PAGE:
For Finns and Finnophiles

PAAC takes Kalevala production on the road

NEGAUNEE – It may have been different from the more typical musicals “Bye Bye Birdie” or “Sweeney Todd” put on by the Peninsula Arts Appreciation Council at the Vista Theater this summer, but “Kalevala: Land of Heroes” has grown far beyond the normal weekend or two run of a show.

First, “Kalevala,” based on a Finnish mythic cycle, was written by Ishpeming resident Paul Olson, using the original poem as its base.

Second, the entire production, including 16 of the original 18-member cast, was taken on the road to be shown at the Detroit Finnish Cooperative Summer Camp Association in downstate Wixom for two performances last month. …

Aw man, I would have liked to see that. Not being Finnish gets in the way of seeing some cool things.


About songdogmi

I'm a longhaired almost-hippie stuck in the inner suburbs of a major rust-belt metropolis who's thoughtful, creative, and kind of geeky. In exchange for a paycheck I run around in a cubicle maze most days. When I escape, I play music, hang out in coffee houses, dink around on the computer, take naps, and think I should be off in the woods somewhere. Every once in a while I get in my car and drive far, far away, though I've always come back so far.
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22 Responses to For Finns and Finnophiles

    • songdogmi says:

      It is, innit? I think I was up north too late for the productions in Negaunee, and I’d have no way of knowing of the productions down here because it was probably advertised pretty narrowly. Maybe they’ll revive it sometime soon.

  1. stitchjock says:

    I wish I could have seen that, too; I’ve read part of the Kalevala (auf english, natch) and it’s quite a work.

    • songdogmi says:

      I’ve had an edition of the Kalevala on my Amazon wish list for a while, but I might have to do more than just wish for it, like, maybe go to John King books today and look for a copy.

      • zenicurean says:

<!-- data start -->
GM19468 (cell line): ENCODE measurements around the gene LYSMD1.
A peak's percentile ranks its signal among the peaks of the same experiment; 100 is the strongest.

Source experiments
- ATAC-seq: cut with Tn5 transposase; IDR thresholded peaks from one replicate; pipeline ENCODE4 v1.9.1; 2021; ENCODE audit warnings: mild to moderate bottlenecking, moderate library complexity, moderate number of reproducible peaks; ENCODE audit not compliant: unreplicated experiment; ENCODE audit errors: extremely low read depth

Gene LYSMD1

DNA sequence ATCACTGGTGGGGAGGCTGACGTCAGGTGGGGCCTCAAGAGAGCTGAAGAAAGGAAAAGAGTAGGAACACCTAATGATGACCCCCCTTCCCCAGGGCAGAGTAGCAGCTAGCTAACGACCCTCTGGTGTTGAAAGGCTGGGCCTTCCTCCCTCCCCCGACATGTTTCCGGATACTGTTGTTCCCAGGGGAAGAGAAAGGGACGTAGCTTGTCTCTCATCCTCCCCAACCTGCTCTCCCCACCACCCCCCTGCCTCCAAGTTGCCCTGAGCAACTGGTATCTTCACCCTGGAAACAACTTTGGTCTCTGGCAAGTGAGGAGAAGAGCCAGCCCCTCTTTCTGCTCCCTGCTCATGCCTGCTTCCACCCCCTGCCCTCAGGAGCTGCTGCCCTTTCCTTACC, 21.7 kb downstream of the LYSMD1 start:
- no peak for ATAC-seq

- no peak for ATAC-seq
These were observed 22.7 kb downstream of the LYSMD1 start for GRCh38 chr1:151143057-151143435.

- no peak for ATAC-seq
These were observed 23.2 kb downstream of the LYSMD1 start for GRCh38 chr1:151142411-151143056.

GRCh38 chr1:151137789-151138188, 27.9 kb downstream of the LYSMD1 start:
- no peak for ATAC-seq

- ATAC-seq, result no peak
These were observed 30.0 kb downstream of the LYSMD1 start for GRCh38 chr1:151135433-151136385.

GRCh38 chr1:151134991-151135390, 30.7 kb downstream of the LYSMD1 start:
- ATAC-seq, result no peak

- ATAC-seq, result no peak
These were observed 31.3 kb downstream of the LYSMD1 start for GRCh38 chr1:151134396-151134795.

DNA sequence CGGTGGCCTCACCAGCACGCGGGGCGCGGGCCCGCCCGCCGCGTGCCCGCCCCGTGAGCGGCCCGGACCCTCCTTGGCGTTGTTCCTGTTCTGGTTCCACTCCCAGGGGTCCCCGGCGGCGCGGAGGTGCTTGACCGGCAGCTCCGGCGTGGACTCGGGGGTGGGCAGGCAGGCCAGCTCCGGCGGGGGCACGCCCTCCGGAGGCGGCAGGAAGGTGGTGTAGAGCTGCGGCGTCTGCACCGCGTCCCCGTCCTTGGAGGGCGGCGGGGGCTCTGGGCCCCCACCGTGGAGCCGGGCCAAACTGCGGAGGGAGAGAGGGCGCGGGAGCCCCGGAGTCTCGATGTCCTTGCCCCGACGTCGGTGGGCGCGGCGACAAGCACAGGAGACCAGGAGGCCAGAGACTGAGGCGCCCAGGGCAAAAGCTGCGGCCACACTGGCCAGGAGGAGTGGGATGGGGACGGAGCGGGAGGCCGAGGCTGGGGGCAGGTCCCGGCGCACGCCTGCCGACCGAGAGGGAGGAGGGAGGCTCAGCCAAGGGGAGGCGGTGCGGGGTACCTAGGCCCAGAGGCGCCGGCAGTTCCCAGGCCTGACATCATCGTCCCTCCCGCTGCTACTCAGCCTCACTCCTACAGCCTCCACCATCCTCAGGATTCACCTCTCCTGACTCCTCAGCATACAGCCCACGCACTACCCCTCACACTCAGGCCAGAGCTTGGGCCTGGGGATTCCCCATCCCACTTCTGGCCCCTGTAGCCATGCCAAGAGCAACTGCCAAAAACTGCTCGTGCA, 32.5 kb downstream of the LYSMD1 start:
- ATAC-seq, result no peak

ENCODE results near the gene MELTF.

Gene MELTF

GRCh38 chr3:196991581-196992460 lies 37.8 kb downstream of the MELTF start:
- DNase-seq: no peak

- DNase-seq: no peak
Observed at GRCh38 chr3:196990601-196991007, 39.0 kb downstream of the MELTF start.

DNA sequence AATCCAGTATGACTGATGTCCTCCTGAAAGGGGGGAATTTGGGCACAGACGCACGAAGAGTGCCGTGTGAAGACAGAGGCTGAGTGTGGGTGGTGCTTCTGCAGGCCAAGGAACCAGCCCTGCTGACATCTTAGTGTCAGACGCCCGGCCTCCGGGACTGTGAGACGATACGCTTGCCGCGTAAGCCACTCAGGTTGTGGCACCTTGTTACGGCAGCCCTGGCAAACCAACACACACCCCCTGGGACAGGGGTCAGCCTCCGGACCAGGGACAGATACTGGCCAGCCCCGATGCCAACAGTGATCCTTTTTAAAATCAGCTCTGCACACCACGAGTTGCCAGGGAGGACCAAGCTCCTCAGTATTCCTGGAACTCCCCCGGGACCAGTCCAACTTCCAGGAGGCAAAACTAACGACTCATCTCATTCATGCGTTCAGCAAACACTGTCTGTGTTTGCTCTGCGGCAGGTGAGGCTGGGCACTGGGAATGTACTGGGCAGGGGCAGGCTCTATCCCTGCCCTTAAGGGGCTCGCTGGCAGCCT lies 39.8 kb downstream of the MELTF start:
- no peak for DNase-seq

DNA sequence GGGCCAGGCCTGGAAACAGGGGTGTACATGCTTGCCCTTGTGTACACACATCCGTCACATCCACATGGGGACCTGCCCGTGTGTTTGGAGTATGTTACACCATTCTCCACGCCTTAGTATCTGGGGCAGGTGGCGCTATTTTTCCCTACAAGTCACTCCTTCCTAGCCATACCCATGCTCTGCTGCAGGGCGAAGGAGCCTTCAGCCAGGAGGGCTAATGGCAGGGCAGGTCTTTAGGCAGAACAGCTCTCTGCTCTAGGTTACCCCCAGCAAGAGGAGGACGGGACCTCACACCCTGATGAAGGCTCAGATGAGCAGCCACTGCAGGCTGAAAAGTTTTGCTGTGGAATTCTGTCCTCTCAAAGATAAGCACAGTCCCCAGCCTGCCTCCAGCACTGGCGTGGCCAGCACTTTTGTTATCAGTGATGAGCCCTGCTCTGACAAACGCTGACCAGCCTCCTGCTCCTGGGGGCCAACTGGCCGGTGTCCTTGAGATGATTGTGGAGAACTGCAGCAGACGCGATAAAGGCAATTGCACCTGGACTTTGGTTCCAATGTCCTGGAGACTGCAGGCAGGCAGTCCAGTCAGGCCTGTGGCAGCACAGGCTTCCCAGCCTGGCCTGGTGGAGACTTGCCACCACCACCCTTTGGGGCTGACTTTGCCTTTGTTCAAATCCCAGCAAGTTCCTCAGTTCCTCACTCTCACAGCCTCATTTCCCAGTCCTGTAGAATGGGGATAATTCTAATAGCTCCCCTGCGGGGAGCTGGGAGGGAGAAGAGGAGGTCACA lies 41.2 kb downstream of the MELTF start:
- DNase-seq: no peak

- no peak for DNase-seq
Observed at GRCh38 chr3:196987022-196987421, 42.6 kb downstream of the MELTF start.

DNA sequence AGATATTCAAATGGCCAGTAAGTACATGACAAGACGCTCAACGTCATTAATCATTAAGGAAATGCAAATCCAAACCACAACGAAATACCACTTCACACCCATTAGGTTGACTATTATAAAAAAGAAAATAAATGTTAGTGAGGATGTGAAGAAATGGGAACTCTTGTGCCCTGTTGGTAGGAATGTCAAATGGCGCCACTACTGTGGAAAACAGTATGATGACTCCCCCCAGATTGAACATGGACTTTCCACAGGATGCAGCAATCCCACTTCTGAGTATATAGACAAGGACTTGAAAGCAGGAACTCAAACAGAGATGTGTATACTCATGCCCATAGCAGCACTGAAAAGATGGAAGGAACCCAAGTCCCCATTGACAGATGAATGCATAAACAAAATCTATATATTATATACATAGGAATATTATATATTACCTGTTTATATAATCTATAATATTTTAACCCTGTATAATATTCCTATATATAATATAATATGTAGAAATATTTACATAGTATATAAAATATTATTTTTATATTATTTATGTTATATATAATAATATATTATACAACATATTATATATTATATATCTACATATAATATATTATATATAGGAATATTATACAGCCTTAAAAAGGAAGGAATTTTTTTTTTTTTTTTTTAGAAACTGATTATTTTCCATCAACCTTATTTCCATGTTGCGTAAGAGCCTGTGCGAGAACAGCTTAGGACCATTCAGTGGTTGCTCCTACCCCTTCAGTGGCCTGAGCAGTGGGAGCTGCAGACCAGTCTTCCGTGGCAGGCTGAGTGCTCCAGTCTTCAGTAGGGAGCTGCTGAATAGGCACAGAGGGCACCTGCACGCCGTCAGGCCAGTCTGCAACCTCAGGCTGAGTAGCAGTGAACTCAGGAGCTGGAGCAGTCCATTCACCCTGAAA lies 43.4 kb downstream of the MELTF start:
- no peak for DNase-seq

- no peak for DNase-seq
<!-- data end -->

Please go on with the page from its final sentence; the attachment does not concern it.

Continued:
John Martin Crawford’s 1888 translation is probably the authoritative version, but I think it leaves something to be desired: The language isn’t as elegant as I’d like, and sometimes he doesn’t quite appear to get what’s happening in the text. But the meter is intact, which is something of an accomplishment all by itself, and most of the mistakes seem relatively trivial.

      • songdogmi says:

        I have a different version in my Amazon wish list ( this one), but it’s not as if I know what I want; I probably just selected what came up first in the search. Thanks for the recommendation!

      • zenicurean says:

        Sticking with that version is probably a good bet, I think. I’ve heard some very good things about the Bosley translation and would bet money on it being better to than Crawford.

    • zenicurean says:

      I’m a great fan of the Kullervo cycle, simply because it’s so relentlessly depressing.

      • songdogmi says:

        I just read the Wikipedia summary, and now I need either some Prozac or some whiskey.

      • zenicurean says:

        I think I’ve mentioned this but I remember hearing about a stage version where they had a live dog running around who, at the night of the final show, crowned Kullervo’s dramatic suicide by casually walking up to his “master’s lifeless corpse”, lifting his leg, and taking a majestic leak on the actor.

      • songdogmi says:

        What perfect timing! Did the dog get any sort of theatrical award for his performance, or maybe just extra dog treats?

      • zenicurean says:

        Hopefully they gave it a medal. The poor thing was probably just stressed about its surprise acting career or something.

  2. altivo says:

    It sounds really funny to hear Wixom called “downstate” whether logical or not.

    • songdogmi says:

      Wixom is so much part of metro Detroit now, it’s not even funny. The incredible spreading urbanized area, this is.

      • altivo says:

        And without an urban center. I know.

        Wixom has a funny place in my family folklore. When I was a kid, we lived in Wayne County (Melvindale, later in Dearborn Township) and my grandparents lived in Oakland County where things were mostly still rural. My dad would try different routes between our house and theirs to avoid traffic or construction. Invariably, he’d get turned around and lost. When that happened, we’d always end up in Wixom. ;p Eventually he learned how to get to everyplace he wanted to go from Wixom.

      • songdogmi says:

        Wixom might actually be a vortex of … something. 🙂

      • altivo says:

        Yeah. One hesitates to say “Wixom sucks” but apparently it did back in the 50s and 60s…

  3. animist says:

    Don’t forget MST3K’s effort to bring the Kalevala to the American public:

    DB may still have that one on VHS… it was a classic!

  4. I’m the dude who wrote that script. That’s why I friended you.

    If you look back on my LJ, especially posts tagged “The Kalevala Show” you can read more about it.

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